"It's almost so stupid it's ridiculous," package designer Rudy Youell of P2 Packaging told Detroit Free Press, describing his invention. "But it's saving so much money it's amazing."
Youell's absurdly simple innovation has saved auto companies tens of millions of dollars. To explain how, I have to first explain the incumbent situation. Your average modern car contains about 30,000 parts, according to Napa. Those parts—armrest bolsters, knobs, trim, et cetera—are shipped to the factory from suppliers in cardboard boxes with dividers. The typical dividers look like this:
If you imagine the parts are the white lozenges in the photo below, here's what the typical shipping box looks like when loaded:
The empty air pockets are to protect the parts. Even so, the boxes get so banged up that they're only used once, then recycled.
What Youell came up with is to simply do this for the insert:
So rather than looking like the below left, his insert looks like the one below right:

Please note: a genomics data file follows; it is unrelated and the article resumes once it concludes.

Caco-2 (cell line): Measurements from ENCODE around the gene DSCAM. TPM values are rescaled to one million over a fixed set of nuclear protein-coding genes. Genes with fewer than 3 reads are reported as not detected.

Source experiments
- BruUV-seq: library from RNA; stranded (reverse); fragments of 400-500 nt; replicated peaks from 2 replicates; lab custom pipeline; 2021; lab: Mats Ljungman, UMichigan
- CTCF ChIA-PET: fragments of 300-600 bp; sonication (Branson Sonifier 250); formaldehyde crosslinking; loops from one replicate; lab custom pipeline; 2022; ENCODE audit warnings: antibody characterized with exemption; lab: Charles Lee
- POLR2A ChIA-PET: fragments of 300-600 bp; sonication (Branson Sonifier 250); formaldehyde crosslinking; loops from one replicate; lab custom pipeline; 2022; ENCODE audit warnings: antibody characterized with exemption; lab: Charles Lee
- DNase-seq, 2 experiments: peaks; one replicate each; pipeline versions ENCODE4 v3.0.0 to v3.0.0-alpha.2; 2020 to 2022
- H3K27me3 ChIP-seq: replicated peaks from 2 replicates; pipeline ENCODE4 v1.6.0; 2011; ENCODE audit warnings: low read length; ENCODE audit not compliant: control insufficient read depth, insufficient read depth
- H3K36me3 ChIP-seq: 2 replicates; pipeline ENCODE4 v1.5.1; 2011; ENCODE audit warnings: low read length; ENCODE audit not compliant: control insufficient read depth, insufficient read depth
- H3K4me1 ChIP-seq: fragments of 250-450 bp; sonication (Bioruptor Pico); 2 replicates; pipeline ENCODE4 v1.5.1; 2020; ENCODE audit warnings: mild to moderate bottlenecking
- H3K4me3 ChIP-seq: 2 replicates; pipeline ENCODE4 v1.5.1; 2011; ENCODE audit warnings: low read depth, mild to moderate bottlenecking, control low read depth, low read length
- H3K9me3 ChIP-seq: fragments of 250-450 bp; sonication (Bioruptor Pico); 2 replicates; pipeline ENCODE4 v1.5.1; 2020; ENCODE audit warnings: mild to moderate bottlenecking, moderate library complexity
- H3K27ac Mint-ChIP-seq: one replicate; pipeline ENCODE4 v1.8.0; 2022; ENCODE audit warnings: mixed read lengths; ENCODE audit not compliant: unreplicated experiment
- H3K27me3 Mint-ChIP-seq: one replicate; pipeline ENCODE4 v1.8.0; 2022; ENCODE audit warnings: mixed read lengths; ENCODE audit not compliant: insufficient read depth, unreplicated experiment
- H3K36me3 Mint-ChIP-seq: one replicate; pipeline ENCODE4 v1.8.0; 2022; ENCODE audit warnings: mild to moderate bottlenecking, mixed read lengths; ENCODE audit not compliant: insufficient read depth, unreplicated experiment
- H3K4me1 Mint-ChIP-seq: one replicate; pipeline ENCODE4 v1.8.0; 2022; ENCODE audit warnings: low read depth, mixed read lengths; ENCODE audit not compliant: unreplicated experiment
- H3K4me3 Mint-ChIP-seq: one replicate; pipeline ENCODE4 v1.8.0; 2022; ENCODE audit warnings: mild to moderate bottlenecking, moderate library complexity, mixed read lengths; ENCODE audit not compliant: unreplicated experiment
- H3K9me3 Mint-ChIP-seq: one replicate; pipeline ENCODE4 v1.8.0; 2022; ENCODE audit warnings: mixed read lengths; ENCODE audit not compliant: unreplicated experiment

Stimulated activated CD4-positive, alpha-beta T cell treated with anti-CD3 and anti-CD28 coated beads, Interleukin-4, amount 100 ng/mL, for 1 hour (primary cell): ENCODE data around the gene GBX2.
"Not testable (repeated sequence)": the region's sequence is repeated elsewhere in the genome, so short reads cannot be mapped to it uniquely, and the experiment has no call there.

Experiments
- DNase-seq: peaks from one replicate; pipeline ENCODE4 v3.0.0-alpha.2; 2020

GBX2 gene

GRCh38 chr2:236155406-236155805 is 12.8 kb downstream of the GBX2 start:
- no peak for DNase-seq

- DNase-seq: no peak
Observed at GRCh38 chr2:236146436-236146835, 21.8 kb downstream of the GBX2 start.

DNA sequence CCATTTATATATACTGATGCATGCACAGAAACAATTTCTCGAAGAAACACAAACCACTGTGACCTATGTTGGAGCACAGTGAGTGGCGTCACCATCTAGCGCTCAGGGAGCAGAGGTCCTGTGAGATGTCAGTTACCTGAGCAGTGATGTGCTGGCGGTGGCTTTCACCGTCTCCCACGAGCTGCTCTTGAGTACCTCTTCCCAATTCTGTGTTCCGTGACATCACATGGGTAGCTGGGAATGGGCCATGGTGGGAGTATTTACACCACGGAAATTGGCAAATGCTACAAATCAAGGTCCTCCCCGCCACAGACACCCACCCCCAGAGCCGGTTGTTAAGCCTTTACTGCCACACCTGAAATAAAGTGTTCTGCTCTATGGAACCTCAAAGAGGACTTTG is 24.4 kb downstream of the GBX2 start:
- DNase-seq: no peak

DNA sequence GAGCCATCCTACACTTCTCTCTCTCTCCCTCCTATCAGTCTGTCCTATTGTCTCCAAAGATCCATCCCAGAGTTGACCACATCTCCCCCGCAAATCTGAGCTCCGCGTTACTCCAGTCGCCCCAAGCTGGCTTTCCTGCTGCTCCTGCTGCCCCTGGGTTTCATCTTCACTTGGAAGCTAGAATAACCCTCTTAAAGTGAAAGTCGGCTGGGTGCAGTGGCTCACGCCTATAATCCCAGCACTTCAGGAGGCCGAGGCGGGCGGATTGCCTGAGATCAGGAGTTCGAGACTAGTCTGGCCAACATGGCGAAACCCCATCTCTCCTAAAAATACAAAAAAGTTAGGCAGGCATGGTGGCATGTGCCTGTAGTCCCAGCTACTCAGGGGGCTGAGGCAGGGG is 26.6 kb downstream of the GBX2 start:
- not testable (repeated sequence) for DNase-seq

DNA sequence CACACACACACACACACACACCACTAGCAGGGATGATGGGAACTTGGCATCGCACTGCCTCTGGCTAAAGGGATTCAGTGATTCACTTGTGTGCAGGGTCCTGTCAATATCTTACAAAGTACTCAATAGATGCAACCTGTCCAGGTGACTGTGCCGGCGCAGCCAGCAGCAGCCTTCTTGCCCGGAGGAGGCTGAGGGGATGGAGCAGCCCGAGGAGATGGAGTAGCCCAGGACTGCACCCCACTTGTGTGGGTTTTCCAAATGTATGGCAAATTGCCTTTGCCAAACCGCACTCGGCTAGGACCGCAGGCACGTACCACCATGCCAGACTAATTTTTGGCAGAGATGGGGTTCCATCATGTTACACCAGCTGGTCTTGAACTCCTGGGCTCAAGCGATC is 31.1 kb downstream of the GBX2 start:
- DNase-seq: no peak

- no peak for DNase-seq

That means when you place the insert inside of a box, you can hold twice as many parts. And you don't need the air pockets, because the closed-wall grid insert renders the box more sturdy. So sturdy, in fact, that they can be reused. The grid insert still allows the box to collapse flat, which is how they're shipped back to the supplier for more loads.
Those two simple changes—being able to hold twice as many parts, and making the box reusable—is what has saved Ford, Tesla, GM and others millions of dollars in packaging and shipping costs. Youell's boxes are custom designed for each part, and cost 30%-40% more to make than the standard type. But they're stronger and designed to be reused at least six times, with manufacturers reporting they're getting as many as 8 or 10 uses per box. You start saving money the first time the box is reused.
It's also cut down on the actual number of trips required, with one manufacturer telling DFP that the boxes' increased capacity allowed them to eliminate 58 truckload shipments a year. "The potential [savings for] the automobile industry," says automotive packaging engineer David Colclough, "could be hundreds of millions or even a billion dollars." All from a freaking grid!
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